Ruining the Curve

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Posted August 25, 2010 by Chow, Baby in Eats

Whew, Chow, Baby has finally cleared one of its Places to Eat sublists: the Dallas-wannabe West 7th development, where half a dozen restaurants have opened in the last half-dozen months within a two-block span. Every time you turn around, another awesome cool décor! The faith in Fort Worth’s economy is reassuring, but sadly, so far these places fall into two rather weak categories.


“Not so annoying” are West 7th Movie Tavern, with its surprisingly decent bistro fare, and elegant Bailey’s Prime Plus, especially when the boss pays for it. “Very annoying” are the hyper-clever Tillman’s Roadhouse and — oh, don’t even get Chow, Baby started on Terra Mediterranean Grill.

Averaging them all together, the result so far: annoying. So you can see why Chow, Baby doesn’t rush to be first in line when a new West 7th restaurant opens. The Dallas import Patrizio Pizza Pasta and Vino (2932 Crockett St.), for example, opened several months ago, but Chow, Baby only recently moseyed in — and from the start was surprisingly not annoyed. What it was was curious and bemused. Patrizio’s décor of teal, mirrors, and paintings of statues is both plush and efficient, like a day spa or a cosmetic surgeon’s waiting room, a likeness reinforced by the clientele of taut, slim women of a certain age picking at one or another of the dozen fancy salads. Chow, Baby’s own three lunches — goodie-filled hearts of palm salad ($7.83); thick crab cakes ($9.87); and fettuccini Pappagano ($8.68) with bacon, tomato, fresh basil, and a spark of chili flakes — were all very tasty, and all the more enjoyable because the prices did not match the room. A nice lunch under $10 in a swanky place like this? Chow, Baby plans to not fit in more often.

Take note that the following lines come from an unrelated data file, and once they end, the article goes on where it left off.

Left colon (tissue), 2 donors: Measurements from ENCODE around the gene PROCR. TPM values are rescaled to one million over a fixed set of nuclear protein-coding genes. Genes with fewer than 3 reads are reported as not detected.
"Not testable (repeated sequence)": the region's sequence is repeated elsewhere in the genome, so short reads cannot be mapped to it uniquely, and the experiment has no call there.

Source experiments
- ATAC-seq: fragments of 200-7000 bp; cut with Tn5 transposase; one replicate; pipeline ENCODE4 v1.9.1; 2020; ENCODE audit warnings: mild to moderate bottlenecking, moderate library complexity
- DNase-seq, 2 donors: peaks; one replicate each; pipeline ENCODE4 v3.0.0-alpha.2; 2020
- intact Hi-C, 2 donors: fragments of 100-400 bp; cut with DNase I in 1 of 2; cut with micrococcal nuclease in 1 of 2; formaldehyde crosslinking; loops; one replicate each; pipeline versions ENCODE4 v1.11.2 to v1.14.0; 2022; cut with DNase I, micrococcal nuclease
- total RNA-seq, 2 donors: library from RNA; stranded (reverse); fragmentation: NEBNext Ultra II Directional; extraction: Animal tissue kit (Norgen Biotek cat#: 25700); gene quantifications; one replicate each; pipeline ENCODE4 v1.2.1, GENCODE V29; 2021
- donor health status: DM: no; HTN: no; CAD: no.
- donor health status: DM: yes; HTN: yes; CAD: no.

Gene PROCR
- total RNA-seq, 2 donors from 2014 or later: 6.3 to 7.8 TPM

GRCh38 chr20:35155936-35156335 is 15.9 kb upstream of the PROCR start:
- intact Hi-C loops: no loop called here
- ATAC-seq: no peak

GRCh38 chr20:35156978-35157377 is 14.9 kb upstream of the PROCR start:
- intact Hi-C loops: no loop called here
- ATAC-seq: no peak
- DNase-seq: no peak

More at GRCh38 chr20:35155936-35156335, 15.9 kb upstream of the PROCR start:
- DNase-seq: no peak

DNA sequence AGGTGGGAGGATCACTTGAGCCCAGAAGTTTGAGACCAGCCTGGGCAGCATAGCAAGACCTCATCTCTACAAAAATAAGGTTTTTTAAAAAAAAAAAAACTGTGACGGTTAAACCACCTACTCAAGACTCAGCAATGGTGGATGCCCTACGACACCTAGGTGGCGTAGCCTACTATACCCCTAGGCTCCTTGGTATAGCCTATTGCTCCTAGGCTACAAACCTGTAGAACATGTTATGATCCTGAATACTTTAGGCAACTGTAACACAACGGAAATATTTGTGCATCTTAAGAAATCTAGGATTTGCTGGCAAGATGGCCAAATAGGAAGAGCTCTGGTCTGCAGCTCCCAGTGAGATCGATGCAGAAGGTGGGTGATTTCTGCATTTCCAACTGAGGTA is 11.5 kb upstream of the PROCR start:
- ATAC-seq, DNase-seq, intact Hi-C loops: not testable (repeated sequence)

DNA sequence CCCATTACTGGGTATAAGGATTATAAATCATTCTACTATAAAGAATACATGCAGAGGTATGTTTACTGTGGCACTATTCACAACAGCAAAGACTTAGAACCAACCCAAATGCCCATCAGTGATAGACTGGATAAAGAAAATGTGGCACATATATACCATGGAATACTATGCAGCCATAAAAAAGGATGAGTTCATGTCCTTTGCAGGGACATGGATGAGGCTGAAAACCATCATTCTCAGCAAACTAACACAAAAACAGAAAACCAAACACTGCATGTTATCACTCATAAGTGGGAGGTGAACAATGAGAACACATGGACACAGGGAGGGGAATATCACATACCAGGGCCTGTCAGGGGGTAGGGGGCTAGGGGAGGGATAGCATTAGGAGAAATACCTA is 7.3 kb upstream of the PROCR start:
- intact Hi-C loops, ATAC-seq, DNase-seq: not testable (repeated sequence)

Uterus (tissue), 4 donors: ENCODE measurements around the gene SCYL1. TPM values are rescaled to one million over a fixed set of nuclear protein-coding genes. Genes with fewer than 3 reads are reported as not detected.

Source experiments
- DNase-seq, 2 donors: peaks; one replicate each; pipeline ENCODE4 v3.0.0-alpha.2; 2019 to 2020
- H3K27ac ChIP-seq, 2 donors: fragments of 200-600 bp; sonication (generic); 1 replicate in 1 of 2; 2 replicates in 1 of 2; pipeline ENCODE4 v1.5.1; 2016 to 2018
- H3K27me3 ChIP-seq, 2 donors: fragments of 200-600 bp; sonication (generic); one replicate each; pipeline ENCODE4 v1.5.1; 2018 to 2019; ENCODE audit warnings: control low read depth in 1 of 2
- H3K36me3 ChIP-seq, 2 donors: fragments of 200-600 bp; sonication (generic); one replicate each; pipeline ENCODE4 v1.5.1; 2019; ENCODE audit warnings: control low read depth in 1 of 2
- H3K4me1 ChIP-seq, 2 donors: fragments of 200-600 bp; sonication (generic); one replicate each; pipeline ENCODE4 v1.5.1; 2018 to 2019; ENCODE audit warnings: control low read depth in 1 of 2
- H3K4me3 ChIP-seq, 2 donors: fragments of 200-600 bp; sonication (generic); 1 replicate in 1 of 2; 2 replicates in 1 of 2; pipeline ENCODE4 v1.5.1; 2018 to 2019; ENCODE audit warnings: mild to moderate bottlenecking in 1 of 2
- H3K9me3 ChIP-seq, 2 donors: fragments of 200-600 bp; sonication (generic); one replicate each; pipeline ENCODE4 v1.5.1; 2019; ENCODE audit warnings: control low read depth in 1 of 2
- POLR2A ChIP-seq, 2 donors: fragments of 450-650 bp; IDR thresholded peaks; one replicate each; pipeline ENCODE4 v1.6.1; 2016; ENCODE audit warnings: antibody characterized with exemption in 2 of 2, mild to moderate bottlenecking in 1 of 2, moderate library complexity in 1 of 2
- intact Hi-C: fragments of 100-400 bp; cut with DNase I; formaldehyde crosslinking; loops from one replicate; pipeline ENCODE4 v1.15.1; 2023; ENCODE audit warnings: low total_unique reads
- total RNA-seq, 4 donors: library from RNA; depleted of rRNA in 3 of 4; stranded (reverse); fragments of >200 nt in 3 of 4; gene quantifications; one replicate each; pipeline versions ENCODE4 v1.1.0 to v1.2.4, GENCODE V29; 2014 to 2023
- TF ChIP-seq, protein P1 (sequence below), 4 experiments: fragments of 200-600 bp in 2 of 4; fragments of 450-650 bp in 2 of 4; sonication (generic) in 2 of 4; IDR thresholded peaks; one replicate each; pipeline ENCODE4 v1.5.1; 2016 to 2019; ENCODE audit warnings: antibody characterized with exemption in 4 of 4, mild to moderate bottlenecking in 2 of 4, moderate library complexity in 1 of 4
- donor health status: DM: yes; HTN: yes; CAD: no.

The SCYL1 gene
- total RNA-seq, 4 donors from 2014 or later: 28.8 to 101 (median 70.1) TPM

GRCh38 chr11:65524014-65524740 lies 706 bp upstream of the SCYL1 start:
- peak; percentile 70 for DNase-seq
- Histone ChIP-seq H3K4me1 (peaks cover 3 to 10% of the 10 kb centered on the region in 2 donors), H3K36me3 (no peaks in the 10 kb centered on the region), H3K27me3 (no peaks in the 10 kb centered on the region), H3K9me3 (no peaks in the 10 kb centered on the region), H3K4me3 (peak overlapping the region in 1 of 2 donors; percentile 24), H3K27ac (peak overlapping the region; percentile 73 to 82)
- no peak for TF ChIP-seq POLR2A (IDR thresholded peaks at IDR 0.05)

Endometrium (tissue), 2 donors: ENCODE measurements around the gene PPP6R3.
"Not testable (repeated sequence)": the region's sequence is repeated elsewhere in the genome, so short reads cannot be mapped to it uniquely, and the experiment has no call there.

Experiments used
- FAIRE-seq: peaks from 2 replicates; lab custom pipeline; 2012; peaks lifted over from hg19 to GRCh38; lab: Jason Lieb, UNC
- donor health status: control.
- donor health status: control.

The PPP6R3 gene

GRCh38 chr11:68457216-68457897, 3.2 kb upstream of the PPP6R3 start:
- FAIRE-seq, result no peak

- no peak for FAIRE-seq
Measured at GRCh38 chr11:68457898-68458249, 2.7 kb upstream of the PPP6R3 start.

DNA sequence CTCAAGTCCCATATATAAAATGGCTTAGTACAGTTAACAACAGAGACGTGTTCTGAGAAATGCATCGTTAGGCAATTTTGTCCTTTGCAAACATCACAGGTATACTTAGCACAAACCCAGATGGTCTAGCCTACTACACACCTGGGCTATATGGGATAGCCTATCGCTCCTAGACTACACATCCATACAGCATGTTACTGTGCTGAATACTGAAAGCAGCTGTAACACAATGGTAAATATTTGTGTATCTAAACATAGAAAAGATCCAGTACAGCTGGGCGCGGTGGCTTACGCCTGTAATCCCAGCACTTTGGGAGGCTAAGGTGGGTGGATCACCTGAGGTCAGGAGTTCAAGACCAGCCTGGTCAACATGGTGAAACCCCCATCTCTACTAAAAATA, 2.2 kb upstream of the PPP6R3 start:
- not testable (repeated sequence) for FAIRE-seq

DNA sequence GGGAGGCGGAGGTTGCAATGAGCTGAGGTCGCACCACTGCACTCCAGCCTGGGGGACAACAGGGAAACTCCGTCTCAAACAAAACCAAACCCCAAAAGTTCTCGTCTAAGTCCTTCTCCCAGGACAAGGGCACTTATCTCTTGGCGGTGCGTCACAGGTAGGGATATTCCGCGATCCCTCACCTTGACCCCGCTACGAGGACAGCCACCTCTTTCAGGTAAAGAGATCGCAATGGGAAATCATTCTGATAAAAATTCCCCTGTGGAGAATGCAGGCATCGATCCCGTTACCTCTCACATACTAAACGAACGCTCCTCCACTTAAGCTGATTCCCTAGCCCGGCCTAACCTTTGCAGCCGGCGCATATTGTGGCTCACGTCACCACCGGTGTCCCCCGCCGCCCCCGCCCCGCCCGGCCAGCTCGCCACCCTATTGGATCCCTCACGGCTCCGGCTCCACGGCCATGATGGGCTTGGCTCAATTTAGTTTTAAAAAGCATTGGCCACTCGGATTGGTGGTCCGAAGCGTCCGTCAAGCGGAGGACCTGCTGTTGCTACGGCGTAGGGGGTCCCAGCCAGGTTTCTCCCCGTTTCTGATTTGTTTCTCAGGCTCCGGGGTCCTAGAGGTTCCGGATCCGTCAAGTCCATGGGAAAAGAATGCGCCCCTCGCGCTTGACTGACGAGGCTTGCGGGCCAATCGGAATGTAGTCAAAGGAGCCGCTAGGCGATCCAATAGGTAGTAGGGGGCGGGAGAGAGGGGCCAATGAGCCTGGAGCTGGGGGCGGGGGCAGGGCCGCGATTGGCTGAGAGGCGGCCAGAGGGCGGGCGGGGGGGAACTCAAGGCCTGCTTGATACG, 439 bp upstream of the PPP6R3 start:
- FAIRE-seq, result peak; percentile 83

If Patrizio reduced West 7th’s annoyance quotient a bit, Brownstone (840 Currie St.) sent it into a nosedive. That is, once we got past the brief wait in the “library”: What were the interior decorators thinking? “Oh, let’s put a concrete floor and brick walls, no sound baffling whatsoever, in a restaurant whose target audience is screechers. That shouldn’t be a problem.” Curtains in the dining area helped, but the real mood-changer was Kate, the soothingest server in 7th-land: matter-of-fact, on the ball, and possibly Sandra Bullock’s kid sister. Even better, Chow, Baby doesn’t have to write a song about its newest server-crush, just (lightly) adapt “Kiss Me, Kate.

Boy, did Kate bring us some great food. Every plate was masterful, a misleadingly simple preparation of the best ingredients available (most of them local or regional, some organic), from the housemade cheese pillows and smoked-fish pate to savory flatiron steak ($21 on the regular menu) and absolutely the most velvety salmon Chow, Baby has had all summer. (We were choosing from the Restaurant Week menu, but Kate the Great says these dishes might show up on later menus too. Fingers crossed.) As Chow, Baby and the beloved strolled around West 7th (at least it doesn’t take long), walking off our not-too-sweet-thank-you bread pudding, three topics dominated: (1) Boy, that was one incredible meal. Remember that salmon? (2) With such an outlier, how should we re-calculate West 7th’s average annoyance level? (3) Thank heavens we’re caught up and — wait, what’s that? On Delaney’s Irish Pub — does that say “Finally Open”? Great. Behind again already. How annoying.

Contact Chow, Baby at chowbaby@fwweekly.com.


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